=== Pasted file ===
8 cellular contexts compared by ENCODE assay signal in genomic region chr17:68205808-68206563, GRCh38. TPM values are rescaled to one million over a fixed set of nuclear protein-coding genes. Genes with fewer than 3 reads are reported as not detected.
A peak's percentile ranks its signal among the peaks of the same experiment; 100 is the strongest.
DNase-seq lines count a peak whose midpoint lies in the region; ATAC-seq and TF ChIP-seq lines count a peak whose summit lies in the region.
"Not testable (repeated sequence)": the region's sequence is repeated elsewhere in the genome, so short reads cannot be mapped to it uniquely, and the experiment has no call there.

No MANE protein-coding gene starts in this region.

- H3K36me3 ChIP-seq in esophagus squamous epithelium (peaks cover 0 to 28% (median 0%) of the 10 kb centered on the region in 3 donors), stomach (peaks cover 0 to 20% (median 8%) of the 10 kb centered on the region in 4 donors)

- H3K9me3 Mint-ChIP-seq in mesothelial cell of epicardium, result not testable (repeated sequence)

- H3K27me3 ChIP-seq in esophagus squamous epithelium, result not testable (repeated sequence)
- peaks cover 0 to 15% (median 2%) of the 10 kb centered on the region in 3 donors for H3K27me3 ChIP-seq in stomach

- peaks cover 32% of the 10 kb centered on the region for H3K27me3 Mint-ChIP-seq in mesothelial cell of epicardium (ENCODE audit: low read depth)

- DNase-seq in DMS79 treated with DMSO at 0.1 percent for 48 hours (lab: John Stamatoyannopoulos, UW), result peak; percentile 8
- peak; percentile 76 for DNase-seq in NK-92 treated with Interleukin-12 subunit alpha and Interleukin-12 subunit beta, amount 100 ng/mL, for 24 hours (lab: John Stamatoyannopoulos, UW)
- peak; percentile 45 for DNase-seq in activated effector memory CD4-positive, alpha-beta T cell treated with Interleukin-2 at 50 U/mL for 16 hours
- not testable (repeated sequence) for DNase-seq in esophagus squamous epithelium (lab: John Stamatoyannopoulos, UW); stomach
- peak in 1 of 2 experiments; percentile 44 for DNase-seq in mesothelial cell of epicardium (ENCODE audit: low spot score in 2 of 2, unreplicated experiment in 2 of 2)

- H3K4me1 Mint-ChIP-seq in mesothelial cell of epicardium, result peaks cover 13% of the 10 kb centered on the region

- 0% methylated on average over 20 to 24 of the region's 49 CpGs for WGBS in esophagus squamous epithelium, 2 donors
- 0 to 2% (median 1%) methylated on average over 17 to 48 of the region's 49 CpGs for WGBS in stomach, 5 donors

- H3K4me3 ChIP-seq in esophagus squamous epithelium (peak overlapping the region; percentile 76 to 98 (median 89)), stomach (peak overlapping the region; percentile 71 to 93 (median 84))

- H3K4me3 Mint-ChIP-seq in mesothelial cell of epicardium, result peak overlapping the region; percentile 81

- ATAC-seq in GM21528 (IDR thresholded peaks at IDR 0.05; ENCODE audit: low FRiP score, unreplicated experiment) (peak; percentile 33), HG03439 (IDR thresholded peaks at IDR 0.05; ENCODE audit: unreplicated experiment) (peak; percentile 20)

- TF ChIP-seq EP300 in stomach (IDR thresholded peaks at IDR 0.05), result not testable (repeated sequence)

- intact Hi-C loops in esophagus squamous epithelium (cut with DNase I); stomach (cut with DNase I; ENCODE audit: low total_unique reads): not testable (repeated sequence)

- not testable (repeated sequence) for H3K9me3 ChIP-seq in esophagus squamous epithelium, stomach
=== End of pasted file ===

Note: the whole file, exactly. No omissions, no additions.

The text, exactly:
8 cellular contexts compared by ENCODE assay signal in genomic region chr17:68205808-68206563, GRCh38. TPM values are rescaled to one million over a fixed set of nuclear protein-coding genes. Genes with fewer than 3 reads are reported as not detected.
A peak's percentile ranks its signal among the peaks of the same experiment; 100 is the strongest.
DNase-seq lines count a peak whose midpoint lies in the region; ATAC-seq and TF ChIP-seq lines count a peak whose summit lies in the region.
"Not testable (repeated sequence)": the region's sequence is repeated elsewhere in the genome, so short reads cannot be mapped to it uniquely, and the experiment has no call there.

No MANE protein-coding gene starts in this region.

- H3K36me3 ChIP-seq in esophagus squamous epithelium (peaks cover 0 to 28% (median 0%) of the 10 kb centered on the region in 3 donors), stomach (peaks cover 0 to 20% (median 8%) of the 10 kb centered on the region in 4 donors)

- H3K9me3 Mint-ChIP-seq in mesothelial cell of epicardium, result not testable (repeated sequence)

- H3K27me3 ChIP-seq in esophagus squamous epithelium, result not testable (repeated sequence)
- peaks cover 0 to 15% (median 2%) of the 10 kb centered on the region in 3 donors for H3K27me3 ChIP-seq in stomach

- peaks cover 32% of the 10 kb centered on the region for H3K27me3 Mint-ChIP-seq in mesothelial cell of epicardium (ENCODE audit: low read depth)

- DNase-seq in DMS79 treated with DMSO at 0.1 percent for 48 hours (lab: John Stamatoyannopoulos, UW), result peak; percentile 8
- peak; percentile 76 for DNase-seq in NK-92 treated with Interleukin-12 subunit alpha and Interleukin-12 subunit beta, amount 100 ng/mL, for 24 hours (lab: John Stamatoyannopoulos, UW)
- peak; percentile 45 for DNase-seq in activated effector memory CD4-positive, alpha-beta T cell treated with Interleukin-2 at 50 U/mL for 16 hours
- not testable (repeated sequence) for DNase-seq in esophagus squamous epithelium (lab: John Stamatoyannopoulos, UW); stomach
- peak in 1 of 2 experiments; percentile 44 for DNase-seq in mesothelial cell of epicardium (ENCODE audit: low spot score in 2 of 2, unreplicated experiment in 2 of 2)

- H3K4me1 Mint-ChIP-seq in mesothelial cell of epicardium, result peaks cover 13% of the 10 kb centered on the region

- 0% methylated on average over 20 to 24 of the region's 49 CpGs for WGBS in esophagus squamous epithelium, 2 donors
- 0 to 2% (median 1%) methylated on average over 17 to 48 of the region's 49 CpGs for WGBS in stomach, 5 donors

- H3K4me3 ChIP-seq in esophagus squamous epithelium (peak overlapping the region; percentile 76 to 98 (median 89)), stomach (peak overlapping the region; percentile 71 to 93 (median 84))

- H3K4me3 Mint-ChIP-seq in mesothelial cell of epicardium, result peak overlapping the region; percentile 81

- ATAC-seq in GM21528 (IDR thresholded peaks at IDR 0.05; ENCODE audit: low FRiP score, unreplicated experiment) (peak; percentile 33), HG03439 (IDR thresholded peaks at IDR 0.05; ENCODE audit: unreplicated experiment) (peak; percentile 20)

- TF ChIP-seq EP300 in stomach (IDR thresholded peaks at IDR 0.05), result not testable (repeated sequence)

- intact Hi-C loops in esophagus squamous epithelium (cut with DNase I); stomach (cut with DNase I; ENCODE audit: low total_unique reads): not testable (repeated sequence)

- not testable (repeated sequence) for H3K9me3 ChIP-seq in esophagus squamous epithelium, stomach